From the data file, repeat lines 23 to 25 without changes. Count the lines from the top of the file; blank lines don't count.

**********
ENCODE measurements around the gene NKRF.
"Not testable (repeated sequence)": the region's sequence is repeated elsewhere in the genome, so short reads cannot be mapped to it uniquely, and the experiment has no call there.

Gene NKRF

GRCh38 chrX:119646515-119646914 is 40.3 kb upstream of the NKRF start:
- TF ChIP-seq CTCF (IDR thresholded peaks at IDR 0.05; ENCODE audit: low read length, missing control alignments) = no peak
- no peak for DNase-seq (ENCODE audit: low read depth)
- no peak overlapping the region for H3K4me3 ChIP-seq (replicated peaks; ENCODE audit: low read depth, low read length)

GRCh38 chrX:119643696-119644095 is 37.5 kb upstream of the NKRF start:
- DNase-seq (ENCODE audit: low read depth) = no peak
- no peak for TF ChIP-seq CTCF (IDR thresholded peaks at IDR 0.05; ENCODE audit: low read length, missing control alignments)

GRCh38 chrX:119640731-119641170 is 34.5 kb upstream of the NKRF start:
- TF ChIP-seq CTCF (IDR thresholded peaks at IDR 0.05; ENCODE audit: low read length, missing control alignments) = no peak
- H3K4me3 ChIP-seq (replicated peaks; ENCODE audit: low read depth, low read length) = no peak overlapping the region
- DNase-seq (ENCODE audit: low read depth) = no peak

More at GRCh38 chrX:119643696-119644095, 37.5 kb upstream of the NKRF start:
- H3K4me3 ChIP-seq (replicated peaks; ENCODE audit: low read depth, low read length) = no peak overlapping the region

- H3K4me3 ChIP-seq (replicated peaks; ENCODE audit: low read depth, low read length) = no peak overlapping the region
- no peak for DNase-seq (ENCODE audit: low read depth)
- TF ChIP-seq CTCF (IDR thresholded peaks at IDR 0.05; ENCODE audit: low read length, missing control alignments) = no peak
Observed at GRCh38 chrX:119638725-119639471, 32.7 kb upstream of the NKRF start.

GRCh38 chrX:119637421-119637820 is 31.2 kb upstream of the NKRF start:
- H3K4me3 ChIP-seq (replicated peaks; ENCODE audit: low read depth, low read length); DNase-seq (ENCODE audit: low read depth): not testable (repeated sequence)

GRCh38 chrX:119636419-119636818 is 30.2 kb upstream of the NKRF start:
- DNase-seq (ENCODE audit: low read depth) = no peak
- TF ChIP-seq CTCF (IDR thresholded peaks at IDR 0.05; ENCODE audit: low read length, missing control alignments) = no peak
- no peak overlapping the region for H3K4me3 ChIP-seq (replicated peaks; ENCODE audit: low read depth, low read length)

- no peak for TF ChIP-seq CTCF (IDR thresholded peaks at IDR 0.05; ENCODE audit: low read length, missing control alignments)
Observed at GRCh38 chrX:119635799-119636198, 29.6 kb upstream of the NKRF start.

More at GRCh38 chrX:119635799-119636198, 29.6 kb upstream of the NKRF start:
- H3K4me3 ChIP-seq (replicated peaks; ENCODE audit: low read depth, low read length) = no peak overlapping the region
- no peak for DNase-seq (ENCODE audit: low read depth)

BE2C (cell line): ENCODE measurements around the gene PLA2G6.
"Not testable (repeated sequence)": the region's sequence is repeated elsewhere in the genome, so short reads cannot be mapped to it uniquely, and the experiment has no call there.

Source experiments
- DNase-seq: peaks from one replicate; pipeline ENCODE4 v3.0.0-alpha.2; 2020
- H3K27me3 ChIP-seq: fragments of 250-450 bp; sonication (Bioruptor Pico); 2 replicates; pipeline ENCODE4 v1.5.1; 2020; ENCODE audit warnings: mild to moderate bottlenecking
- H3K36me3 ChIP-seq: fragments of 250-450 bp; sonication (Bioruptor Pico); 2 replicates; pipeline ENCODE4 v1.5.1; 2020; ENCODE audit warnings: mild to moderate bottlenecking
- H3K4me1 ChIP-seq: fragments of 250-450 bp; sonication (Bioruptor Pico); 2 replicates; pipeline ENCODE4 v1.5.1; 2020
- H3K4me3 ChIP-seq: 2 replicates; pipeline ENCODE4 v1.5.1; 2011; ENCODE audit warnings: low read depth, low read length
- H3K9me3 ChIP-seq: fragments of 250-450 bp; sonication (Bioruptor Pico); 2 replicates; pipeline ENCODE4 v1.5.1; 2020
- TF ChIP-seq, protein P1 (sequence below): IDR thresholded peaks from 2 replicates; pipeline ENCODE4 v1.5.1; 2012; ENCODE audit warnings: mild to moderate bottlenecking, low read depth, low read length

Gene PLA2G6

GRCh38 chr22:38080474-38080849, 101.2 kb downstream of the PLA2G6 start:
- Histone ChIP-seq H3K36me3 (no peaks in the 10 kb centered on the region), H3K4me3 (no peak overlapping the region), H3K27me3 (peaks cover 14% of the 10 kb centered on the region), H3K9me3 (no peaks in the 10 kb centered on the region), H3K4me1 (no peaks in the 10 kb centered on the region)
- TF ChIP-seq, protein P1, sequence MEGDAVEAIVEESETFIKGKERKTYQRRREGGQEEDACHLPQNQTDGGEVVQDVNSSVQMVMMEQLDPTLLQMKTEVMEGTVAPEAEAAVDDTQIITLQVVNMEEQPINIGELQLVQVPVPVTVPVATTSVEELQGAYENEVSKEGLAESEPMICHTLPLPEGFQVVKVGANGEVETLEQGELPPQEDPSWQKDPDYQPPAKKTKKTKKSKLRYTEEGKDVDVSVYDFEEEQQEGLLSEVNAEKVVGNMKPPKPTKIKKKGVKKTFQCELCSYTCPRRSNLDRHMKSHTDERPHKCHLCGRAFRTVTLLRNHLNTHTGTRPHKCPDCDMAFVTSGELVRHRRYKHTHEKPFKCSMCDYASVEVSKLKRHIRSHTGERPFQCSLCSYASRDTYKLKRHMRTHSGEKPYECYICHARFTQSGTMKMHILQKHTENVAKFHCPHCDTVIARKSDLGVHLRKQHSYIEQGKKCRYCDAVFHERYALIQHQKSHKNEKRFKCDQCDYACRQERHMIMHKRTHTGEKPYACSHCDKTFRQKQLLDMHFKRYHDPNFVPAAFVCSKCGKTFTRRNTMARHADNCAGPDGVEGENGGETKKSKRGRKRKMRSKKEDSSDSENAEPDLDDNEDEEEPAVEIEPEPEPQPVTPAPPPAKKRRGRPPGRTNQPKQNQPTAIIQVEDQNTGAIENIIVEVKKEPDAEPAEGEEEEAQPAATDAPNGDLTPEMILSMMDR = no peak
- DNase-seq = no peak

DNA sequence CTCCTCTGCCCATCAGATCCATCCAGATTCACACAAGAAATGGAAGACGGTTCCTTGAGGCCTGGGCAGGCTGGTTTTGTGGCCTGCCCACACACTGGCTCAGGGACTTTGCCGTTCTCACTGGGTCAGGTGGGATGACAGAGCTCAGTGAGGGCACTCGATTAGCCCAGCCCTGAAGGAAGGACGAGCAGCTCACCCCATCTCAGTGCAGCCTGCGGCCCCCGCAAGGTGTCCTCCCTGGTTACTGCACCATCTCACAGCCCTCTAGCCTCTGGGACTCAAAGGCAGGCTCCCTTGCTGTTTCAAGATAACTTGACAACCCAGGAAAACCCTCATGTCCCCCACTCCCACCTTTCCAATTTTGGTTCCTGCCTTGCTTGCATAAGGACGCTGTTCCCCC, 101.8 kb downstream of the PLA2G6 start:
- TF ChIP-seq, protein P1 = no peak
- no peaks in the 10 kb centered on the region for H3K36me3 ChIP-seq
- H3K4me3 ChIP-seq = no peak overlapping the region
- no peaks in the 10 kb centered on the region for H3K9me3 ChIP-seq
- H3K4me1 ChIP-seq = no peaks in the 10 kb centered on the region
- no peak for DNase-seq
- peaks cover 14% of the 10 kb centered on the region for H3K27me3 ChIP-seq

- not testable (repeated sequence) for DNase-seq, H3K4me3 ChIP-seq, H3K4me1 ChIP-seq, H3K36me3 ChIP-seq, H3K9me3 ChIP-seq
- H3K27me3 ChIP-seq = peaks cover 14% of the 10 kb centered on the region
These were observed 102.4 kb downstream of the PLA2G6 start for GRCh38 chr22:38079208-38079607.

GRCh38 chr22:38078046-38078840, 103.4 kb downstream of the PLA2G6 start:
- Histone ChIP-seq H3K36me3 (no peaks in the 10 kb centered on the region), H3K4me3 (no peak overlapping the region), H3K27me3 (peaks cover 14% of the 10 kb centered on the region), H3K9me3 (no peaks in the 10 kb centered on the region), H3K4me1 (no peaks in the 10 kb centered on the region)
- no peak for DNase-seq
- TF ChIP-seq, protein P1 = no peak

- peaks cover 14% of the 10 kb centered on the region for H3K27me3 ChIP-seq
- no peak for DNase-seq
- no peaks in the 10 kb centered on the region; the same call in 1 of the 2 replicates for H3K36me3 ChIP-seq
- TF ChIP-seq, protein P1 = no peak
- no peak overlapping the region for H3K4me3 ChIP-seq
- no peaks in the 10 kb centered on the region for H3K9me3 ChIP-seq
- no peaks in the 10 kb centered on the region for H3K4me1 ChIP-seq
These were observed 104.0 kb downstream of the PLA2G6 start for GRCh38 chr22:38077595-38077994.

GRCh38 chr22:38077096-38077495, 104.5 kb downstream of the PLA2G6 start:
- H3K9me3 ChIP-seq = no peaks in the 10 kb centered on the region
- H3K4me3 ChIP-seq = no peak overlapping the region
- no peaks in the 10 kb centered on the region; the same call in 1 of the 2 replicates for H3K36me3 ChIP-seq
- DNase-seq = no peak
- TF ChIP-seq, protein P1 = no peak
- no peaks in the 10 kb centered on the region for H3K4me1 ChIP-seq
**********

GRCh38 chrX:119636419-119636818 is 30.2 kb upstream of the NKRF start:
- DNase-seq (ENCODE audit: low read depth) = no peak
- TF ChIP-seq CTCF (IDR thresholded peaks at IDR 0.05; ENCODE audit: low read length, missing control alignments) = no peak